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A few weeks ago I posted a neat, yet overly expensive solution for collecting dust from under the router table. It turns out I overlooked a cheaper solution if you have a Rockler or JessEm router plate or lift.

The Rockler Down Under Router Table Dust Port simply twists and locks into the bottom of their new Inter-Loc router plate inserts — no tools required. If you’re not using a lift, it’ll fit through the opening of most router bases.

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The old furnace-filter-in-front-of-a-box-fan trick is well known, but it has its downsides. If you don’t attach the filter to the box, it’ll fall off when you shut off the fan. Also, air leaks around the filter, making it less effective. You can build your own shroud to fix these problems, but if you don’t have the time you can buy the Filter-A-Fan.

The Filter-A-Fan fits LASKO model #3733 and GALAXY model #4733 fans. Just remove the screws that hold on the guard and use those screws to hold the Filter-A-Fan in place. The Filter-A-Fan shroud runs $35 by itself, or you can buy it with a fan for $60 before shipping. You’ll have to supply your own 16″ x 16″ filter.

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Most router tables allow you to capture dust and chips from the top of the table through a collection port on the fence, but this is only effective for some operations. Other operations require dust collection from the bottom of the table. There are a few different methods to do this with varying levels of effectiveness; usually they involve encasing the router in some sort of vacuum box.

Keen Products’ dust collection system collects dust right from the point of entry on the bottom of the table, leaving your router accessible and open so it won’t overheat. It also removes most of the dust before it has a chance to fall into the router motor, hopefully prolonging its life.

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If you own a shop-vac and don’t want to pay for a pricey two-stage dust collector, you have many options. There are plenty of DIY instructions for building your own, covers that you can add to a 5-gallon pail, or full-blown dust collection systems ready to hook up to your shop-vac. The latest addition to this last category is Rockler’s Dust Right Vortex dust separator.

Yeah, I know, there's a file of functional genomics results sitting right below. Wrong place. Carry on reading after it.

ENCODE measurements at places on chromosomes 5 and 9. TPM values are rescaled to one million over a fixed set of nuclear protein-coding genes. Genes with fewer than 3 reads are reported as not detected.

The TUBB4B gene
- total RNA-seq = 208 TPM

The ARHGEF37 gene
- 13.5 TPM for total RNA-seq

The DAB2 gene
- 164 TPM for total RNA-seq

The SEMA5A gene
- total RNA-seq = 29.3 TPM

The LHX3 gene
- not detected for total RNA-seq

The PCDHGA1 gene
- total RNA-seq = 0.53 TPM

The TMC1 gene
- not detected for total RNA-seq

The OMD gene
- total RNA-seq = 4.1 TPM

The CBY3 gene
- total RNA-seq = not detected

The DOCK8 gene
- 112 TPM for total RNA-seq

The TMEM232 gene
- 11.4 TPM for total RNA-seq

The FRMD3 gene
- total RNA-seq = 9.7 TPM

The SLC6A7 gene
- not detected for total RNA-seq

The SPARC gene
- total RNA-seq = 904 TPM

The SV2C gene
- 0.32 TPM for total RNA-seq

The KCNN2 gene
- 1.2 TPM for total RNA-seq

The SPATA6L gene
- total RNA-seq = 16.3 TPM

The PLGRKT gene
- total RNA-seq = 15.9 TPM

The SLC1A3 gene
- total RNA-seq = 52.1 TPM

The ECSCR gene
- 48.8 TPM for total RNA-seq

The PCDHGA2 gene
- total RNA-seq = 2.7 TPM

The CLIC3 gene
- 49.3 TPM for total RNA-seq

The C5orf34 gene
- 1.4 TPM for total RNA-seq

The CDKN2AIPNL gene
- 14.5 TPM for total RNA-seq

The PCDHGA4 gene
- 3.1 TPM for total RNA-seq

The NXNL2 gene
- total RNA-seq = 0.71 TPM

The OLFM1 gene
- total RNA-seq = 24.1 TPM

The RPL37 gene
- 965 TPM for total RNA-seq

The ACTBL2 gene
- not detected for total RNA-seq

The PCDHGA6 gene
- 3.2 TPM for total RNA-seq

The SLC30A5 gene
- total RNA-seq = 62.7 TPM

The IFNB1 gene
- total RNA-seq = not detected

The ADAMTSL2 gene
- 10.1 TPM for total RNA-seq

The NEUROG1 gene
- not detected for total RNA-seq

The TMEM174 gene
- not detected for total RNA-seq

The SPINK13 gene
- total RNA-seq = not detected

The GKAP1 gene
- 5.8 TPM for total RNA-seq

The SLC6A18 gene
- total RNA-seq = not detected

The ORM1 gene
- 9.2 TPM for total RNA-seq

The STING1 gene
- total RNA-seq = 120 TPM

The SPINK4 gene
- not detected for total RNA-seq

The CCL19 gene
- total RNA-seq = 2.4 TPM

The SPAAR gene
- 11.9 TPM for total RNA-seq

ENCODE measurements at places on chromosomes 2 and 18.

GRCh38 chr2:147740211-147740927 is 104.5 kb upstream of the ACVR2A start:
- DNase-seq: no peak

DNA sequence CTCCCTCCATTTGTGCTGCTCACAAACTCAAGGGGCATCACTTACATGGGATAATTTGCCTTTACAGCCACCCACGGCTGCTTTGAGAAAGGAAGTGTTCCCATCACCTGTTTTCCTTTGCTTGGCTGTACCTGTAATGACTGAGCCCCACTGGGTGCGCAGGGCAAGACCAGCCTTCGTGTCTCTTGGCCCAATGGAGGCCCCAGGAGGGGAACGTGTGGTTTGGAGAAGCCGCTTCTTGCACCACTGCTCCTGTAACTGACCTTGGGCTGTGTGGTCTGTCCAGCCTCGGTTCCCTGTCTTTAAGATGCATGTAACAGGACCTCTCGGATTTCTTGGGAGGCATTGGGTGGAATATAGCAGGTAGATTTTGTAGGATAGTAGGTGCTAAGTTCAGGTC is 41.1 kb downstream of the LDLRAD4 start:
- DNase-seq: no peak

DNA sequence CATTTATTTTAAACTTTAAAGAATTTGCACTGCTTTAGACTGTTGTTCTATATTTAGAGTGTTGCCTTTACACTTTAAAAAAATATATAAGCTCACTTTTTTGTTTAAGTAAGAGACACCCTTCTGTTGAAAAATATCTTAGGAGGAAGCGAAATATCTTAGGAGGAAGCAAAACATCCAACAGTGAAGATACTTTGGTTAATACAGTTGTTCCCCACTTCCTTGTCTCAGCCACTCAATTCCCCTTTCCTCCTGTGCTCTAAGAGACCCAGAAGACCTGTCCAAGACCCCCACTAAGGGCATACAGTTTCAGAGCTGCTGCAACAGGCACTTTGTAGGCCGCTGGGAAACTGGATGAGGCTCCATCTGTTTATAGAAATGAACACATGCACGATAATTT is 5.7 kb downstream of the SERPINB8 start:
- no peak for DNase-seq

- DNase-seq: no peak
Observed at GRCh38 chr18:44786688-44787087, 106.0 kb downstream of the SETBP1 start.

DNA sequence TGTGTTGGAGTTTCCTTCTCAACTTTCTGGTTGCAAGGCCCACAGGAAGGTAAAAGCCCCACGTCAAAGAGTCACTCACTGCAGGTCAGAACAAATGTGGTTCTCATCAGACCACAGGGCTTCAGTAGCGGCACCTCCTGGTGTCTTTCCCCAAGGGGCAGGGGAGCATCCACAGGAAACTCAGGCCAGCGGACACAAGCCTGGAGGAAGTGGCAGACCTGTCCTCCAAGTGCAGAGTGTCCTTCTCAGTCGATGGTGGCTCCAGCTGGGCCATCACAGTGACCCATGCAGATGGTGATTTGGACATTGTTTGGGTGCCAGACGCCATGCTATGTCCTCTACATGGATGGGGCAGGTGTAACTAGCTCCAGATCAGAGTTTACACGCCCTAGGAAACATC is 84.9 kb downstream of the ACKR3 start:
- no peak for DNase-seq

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Although dust collection in bench top and contractor saws has gotten much better as of late, it still leaves much to be desired. No matter how good the dust collection is, the open bottom still leaves an escape route for sawdust. Fortunately the Dust Cutter will catch much of this errant dust rather than let it escape into the air or drop to the floor.

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Since we’ve seen Bosch ramp up dust collection on their rotary hammers, you’d expect other manufacturers to be following suit. Recently, Dewalt introduced their D25301D-XJ Dust Extraction Telescope for their corded and cordless SDS rotary hammers.

Adding only 1.4 lbs. to your rotary hammer, the Dust Extractor can be used to drill dust-free holes up to 16 mm (5/8″) in diameter and 150 mm (~6″) deep. It’s easy to assemble and remove without tools and comes with with a 150 cm (5′) long, 35 mm (1-3/8″) diameter rubber hose and a side handle.

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What’s better than a rotary hammer to power through hardened concrete? How about one that cleans up after itself? Enter Bosch’s 11250VSRD rotary hammer with dust collection system.

The dust collection head telescopes as far as 5″ from the tool to keep it at the point of penetration. The dust collection unit uses a replaceable microfilter to provide “dust free drilling.” With the addition of the dust collection system, the total package weight just 7.4 lbs.

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Ever use your table saw while wearing a flannel shirt? You’d think you wouldn’t make that mistake more than once. Most table saws dust collection systems capture dust generated below the workpiece, but do a poor job capturing the dust that the blade throws above the work piece — usually right at your shirt.

What we need is a way to capture the dust that comes off the top of the workpiece. Blade guard dust collection systems are nothing new, but they’re usually priced at a good percentage of what you paid for your table saw. This blade guard dust collector from Penn State Industries looks to be a solution that the home wood worker might afford.

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Unless you have a fully-enclosed router table, your chip and dust collection probably leaves something to be desired. Instead of fully enclosing the entire table, Rockler’s Dust Bucket just encloses the router to get the same level of dust collection. When used in conjunction with a fence collection port, the Dust Bucket will allow you to collect virtually all the dust from your table.

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The smarter we become, the more we realize that wood dust and other airborne pollution isn’t very healthy for us to inhale — not to mention the how pissed off the homeowner becomes when there’s a thick layer of sawdust or drywall dust over everything in the house. For your shop you can install permanent air cleaners, but are you going to drag them with you to every job site?

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